We have fun chowing down on this dish at parties- ah, a dip that’s not loaded with chemicals and bad fats! It’s even naturally low-carb and paleo. Not everyone’s savvy to what it is, and some may even be afraid (“I don’t think I like eggplant”). But with the way the eggplant’s roasted, then mixed with plentiful garlic, lemon, and sesame (butter or even sesame oil), it’s got a great, silky texture. Yum!
Sometimes we feel a bit silly about the name. (Say that fast, three times.) The word means “Father who spoils”… you can tell it’s been affectionately named, right? One Jewish tradition is to drizzle a bit of pomegranate juice on top, or garnish with pomegranate seeds; other recipes might add a bit of yogurt.
This Mideastern recipe also includes tahini, a nut butter made from sesame seeds. In East Asian cultures, the tahini is often made from unhulled, brown sesame seeds, which are most nutritious, with extra minerals and fiber. The seeds can be ground to a paste with a small electric coffee/spice grinder.
More typical is a ground paste of hulled white sesame seeds, which is a bit smoother than its unrefined cousin, often found at specialty stores (or here, on Amazon). An other alternative to tahini, for those with limited resources: Toasted sesame oil, found in the Asian section of many grocery stores.
The standard Globe eggplant takes longer to cook through; Italian and Japanese eggplants will cook more quickly. The eggplant is broiled or pan-roasted (or grilled) until the skin is quite charred, which yields a soft, silky “meat” inside- the basis of this spread. Serves 6 as a side dish; serves 10-15 as an appetizer.
- 1 lb. eggplant (one large eggplant, or up to 6 skinny ones)
- Zest of half lemon
- Juice of 1 lemon (about 1 TBS.)
- 1 1/2 tsp. chopped fresh garlic (about 3 big cloves)
- 1/4 c. Tahini (see notes above, or substitute 2 TBS. toasted sesame oil)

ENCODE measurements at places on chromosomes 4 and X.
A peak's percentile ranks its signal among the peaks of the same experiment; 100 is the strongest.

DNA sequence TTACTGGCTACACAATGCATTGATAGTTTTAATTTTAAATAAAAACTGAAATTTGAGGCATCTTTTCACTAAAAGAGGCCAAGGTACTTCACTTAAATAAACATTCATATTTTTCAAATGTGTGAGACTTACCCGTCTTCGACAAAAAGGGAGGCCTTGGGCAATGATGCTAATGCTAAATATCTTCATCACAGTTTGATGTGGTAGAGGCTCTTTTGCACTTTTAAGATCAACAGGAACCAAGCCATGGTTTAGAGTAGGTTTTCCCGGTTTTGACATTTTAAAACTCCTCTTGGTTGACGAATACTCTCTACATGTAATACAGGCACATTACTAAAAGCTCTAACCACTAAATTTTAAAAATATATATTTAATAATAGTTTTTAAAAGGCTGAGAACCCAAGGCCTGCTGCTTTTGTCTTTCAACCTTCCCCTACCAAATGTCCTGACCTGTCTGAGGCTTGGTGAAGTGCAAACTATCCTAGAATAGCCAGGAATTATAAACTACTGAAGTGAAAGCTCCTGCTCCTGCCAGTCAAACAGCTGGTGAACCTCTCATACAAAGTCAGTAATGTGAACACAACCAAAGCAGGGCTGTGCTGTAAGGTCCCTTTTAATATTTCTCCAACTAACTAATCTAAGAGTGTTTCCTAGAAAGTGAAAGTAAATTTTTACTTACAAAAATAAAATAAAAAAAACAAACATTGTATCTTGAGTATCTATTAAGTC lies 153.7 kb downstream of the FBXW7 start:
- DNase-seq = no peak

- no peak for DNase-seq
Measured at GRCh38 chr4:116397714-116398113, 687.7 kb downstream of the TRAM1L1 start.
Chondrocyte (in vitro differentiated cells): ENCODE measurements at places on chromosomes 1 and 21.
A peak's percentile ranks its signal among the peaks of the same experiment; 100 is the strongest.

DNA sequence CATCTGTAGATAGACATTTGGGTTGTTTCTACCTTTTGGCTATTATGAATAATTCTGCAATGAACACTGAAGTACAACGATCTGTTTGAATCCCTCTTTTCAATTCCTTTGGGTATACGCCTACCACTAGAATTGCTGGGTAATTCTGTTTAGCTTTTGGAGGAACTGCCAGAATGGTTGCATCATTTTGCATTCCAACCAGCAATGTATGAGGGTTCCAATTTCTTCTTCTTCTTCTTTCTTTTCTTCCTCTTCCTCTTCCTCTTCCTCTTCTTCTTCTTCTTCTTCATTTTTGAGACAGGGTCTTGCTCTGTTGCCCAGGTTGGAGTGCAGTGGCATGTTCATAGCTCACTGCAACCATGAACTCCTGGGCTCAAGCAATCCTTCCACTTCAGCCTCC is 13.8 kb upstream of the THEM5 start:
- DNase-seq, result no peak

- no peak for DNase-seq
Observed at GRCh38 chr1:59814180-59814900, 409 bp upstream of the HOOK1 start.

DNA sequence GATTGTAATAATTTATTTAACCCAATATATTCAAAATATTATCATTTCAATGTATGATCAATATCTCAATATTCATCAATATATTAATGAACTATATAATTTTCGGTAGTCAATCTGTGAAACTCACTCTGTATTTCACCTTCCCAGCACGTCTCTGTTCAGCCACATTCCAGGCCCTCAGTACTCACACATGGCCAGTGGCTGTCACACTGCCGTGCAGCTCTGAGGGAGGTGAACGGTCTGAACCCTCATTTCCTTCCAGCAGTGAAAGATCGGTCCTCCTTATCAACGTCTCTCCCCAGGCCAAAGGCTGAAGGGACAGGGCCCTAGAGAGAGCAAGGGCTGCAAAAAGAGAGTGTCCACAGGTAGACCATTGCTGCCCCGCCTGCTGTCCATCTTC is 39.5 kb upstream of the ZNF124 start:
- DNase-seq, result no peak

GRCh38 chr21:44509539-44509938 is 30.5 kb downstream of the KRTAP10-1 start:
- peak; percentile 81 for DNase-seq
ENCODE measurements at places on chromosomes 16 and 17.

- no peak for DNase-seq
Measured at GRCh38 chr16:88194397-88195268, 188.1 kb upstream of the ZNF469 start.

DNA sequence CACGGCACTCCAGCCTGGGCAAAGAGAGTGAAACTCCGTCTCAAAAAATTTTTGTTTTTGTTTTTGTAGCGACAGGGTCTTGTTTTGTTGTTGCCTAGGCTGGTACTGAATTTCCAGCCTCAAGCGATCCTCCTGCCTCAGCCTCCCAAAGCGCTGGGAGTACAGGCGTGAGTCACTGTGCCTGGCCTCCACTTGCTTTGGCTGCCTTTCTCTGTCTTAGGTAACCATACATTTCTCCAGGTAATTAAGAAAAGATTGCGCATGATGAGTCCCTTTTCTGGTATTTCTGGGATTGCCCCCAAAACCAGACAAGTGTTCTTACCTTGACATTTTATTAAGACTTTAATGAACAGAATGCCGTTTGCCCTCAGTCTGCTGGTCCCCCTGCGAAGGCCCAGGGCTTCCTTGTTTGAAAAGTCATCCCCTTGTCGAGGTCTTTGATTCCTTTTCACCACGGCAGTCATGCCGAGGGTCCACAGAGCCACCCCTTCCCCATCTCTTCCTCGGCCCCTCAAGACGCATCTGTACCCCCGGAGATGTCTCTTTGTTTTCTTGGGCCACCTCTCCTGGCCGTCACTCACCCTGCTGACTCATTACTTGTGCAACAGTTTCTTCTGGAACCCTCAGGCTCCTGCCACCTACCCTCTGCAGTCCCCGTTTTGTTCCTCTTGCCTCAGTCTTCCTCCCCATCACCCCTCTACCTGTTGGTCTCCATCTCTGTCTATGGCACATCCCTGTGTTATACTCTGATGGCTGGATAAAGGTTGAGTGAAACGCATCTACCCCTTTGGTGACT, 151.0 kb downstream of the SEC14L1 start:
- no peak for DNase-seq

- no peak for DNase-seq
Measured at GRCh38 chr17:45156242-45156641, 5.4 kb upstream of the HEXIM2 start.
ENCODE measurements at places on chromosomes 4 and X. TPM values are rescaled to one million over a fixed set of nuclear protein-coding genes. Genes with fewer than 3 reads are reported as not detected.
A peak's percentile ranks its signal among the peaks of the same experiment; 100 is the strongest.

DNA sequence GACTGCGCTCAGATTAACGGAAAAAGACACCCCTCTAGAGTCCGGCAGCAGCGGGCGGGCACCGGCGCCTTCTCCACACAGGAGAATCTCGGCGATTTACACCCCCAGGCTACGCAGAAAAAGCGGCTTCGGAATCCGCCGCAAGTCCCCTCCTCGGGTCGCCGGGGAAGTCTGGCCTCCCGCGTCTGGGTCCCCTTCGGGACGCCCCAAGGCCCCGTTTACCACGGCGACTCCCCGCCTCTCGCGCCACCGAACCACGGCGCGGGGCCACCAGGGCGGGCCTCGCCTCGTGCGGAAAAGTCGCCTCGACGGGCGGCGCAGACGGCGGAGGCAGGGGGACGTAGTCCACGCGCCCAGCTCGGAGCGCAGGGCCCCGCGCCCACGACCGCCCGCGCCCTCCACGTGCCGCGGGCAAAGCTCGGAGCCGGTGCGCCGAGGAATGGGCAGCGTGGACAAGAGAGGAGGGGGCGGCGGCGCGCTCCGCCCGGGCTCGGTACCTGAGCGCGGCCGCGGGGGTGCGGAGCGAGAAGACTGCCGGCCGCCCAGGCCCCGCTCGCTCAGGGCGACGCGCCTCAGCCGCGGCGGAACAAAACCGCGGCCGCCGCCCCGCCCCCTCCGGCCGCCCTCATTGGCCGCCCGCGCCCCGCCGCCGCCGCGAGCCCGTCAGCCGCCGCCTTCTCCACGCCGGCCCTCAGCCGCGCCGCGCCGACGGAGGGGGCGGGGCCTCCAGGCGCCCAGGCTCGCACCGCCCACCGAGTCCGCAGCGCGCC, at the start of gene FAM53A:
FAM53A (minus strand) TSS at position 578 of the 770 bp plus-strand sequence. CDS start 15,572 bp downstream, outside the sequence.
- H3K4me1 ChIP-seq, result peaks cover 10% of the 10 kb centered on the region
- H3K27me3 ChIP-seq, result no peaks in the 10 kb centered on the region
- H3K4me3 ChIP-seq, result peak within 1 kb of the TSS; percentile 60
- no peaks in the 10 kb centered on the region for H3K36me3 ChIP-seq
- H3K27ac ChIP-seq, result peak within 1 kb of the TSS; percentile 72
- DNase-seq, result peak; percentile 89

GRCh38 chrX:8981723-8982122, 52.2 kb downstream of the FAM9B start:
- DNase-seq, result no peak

- 1/2 tsp. salt
- 1/4 c. Virgin olive oil (plus extra for garnishing)
- Parsley for garnish
- 6 or so Pitas, or crackers or other bread, for dipping
- Optional: 1/4 c. black or Greek olives
- Optional: Pomegranate juice, for drizzling on afterwards, or fresh pomegranate seeds
1. Use a charcoal grill if available, or roast the eggplant in a dry skillet on highest heat. Use: > 1 lb. eggplant, whole
2. Let the eggplant cook on a hot charcoal grill, or in an iron pan. Turn every 7 minutes or so, as needed, until the skin is charred on each side, and the eggplant feels soft. This will probably take 30-60 minutes, depending on heat and the size of the eggplants. Covering the pan will help it to cook through.
3. Let the eggplant cool enough to handle. Peel the skin and discard. Hand-chop the eggplant, or use a food processor (or blender), processing until smooth. Add: > 1 tsp. grated lemon peel > 1 TBS. lemon juice > 1 1/2 tsp. garlic cloves (3 big cloves) > 1/4 c. Tahini (or 2 TBS. toasted sesame oil) > 1/2 tsp. salt > 1/4 c. Virgin olive oil
4. To serve, turn mixture out into shallow serving bowl, drizzle more olive oil on top, and garnish with chopped parsley. Other garnishing options: top with olives, pine nuts, or pomegranate seeds, or drizzle pomegranate juice on top, or even yogurt. Serve at room temperature, with toasted pita triangles, crackers, or other breads.